The process changed with the Formosat-5 project, which Taiwan’s National Space Organization managed from start to finish. The NSPO based Formosat-5 on Formosat-2, drawing up the project’s specifications and parameters, then pulling together more than 50 teams from industry and academia to handle development and production.

Formosat-5 achieved a number of firsts for Taiwan. The satellite itself includes Taiwan’s first self-produced onboard satellite computer, onboard flight software, and power control and distribution unit (PCDU). The satellite also carries two primary payloads. The first is a remote sensing instrument with a CMOS image sensor that was manufactured in Taiwan utilizing components that integrate technologies from a variety of fields, including optics, electronics and mechanical engineering. The second is an advanced ionospheric probe. Developed and produced by the Graduate Institute of Space Science at National Central University drawing on its 20 years of experience in the field, the probe is designed to measure iono­spheric plasma and may detect anomalies occurring prior to earthquakes.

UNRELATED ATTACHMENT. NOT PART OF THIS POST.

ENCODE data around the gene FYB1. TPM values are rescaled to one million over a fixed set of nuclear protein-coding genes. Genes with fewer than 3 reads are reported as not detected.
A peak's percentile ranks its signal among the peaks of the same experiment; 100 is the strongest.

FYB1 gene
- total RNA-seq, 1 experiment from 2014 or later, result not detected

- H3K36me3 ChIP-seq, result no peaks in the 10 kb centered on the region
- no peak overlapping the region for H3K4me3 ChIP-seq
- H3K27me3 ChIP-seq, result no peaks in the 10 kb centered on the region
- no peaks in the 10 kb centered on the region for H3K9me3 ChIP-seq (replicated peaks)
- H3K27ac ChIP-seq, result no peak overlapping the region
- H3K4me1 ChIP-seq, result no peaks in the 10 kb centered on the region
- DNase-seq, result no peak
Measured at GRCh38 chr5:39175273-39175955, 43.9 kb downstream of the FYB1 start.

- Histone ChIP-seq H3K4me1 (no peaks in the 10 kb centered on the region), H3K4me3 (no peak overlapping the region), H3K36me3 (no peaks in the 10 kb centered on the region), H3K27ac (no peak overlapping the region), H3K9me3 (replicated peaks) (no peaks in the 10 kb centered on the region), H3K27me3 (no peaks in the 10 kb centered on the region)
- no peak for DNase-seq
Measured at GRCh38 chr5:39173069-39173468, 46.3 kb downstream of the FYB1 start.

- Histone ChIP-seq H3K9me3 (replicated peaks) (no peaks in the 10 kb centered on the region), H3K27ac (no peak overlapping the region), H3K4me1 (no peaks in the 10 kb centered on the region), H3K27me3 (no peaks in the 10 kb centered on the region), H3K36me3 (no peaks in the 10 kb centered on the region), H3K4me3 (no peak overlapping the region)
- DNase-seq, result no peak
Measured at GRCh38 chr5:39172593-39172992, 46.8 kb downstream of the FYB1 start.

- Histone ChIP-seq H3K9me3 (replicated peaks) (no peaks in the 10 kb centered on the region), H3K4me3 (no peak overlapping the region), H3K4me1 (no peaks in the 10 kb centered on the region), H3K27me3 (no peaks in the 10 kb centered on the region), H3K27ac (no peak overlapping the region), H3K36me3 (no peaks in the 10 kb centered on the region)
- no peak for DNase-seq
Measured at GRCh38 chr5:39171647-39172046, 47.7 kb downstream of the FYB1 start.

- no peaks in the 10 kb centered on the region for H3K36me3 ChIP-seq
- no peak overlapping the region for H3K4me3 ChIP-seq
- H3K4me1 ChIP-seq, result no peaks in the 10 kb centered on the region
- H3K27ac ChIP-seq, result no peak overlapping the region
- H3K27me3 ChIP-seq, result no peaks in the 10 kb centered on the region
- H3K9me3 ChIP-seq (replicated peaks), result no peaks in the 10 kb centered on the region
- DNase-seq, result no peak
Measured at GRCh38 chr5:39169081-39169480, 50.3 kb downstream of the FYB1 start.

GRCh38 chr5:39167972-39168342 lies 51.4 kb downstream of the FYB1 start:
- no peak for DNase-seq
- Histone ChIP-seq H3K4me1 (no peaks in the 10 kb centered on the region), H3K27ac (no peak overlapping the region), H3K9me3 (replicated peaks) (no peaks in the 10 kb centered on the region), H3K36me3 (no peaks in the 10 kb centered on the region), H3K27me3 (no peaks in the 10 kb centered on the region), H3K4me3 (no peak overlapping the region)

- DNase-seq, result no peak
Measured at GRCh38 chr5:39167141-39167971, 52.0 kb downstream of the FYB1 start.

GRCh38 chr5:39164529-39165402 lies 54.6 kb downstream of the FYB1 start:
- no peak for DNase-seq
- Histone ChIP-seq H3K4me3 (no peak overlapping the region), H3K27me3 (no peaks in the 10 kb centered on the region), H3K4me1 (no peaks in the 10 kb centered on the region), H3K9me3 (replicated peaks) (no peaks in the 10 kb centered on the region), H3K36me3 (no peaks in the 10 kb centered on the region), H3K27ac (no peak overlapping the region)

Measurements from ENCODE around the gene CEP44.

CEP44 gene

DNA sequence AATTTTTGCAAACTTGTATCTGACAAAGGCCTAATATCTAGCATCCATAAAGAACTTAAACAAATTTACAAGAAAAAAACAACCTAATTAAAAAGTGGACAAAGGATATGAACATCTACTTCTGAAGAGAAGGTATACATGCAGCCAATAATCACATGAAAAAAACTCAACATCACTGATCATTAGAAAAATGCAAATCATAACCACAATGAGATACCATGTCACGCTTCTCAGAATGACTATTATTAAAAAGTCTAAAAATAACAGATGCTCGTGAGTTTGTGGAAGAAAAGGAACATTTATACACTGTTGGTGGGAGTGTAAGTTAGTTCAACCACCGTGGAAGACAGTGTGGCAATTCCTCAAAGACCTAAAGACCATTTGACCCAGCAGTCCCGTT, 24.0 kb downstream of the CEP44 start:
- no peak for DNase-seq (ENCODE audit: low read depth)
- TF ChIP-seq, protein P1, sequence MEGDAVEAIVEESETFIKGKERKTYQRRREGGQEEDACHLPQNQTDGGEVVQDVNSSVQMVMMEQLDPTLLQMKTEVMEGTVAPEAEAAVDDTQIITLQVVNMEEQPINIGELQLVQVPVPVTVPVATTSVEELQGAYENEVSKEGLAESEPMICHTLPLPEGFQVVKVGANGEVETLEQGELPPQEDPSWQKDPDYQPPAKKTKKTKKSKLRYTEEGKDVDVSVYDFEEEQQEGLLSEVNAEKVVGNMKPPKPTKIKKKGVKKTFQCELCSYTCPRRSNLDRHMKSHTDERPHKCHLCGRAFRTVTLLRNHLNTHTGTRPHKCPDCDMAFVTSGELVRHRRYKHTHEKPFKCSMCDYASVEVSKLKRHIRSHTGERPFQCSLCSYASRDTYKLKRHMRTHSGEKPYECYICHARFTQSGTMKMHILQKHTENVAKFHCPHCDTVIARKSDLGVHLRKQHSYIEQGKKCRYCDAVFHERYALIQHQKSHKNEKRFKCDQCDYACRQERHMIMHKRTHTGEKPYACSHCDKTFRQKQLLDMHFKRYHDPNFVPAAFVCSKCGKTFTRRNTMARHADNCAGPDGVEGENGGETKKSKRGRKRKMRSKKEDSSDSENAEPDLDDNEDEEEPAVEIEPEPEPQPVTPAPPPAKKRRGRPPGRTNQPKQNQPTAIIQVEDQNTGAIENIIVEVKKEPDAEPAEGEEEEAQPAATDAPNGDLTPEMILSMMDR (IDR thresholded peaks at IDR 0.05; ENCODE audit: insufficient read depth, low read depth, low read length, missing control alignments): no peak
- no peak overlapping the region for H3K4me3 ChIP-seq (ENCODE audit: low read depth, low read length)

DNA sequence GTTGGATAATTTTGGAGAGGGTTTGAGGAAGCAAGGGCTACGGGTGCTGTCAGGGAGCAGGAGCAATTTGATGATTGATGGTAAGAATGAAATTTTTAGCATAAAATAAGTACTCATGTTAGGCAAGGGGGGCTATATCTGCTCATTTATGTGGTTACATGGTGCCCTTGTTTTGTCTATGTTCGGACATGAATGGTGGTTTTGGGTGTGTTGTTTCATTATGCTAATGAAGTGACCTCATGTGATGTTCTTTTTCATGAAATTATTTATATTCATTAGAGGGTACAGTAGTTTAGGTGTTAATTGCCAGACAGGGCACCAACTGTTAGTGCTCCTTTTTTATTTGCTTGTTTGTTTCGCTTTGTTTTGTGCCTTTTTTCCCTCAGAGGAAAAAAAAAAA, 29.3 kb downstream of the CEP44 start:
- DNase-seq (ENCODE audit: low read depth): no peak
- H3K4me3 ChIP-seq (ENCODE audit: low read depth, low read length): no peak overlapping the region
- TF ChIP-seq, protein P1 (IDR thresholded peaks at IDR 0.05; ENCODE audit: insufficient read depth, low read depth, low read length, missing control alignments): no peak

Our own R&D

Chang Ho-pen returned to Taiwan in 2009. NSPO morale had reached a nadir in the previous year, when problems with a contractor forced the organization to terminate its ARGO satellite project. The decision brought Taiwan’s satellite development program to a halt and led to questions about whether the NSPO itself should be scrapped. Unable to depend on foreign contractors, the NSPO had little choice but to pursue its own research and development.

Further supporting that decision was the fact that many space-related technologies, such as 30-centimeter-resolution black-and-white optics, are military grade and therefore export-controlled items that are unavailable for purchase. If Taiwan wanted to acquire better technology, it would have to develop it itself.

Challenge upon challenge

While the NSPO was thrilled with the successful launch of Formosat-5, their joy didn’t last. The data the satellite sent after its second orbit indicated that the satellite was experiencing difficulties.

Chang is in the habit of calling Formosat-5 “our satellite.” He explains: “Our satellite adjusts its angle to the sun to generate electricity.” But just 100 minutes after its launch, the NSPO team discovered that its power levels were dropping so rapidly that the satellite had switched into its dormant mode.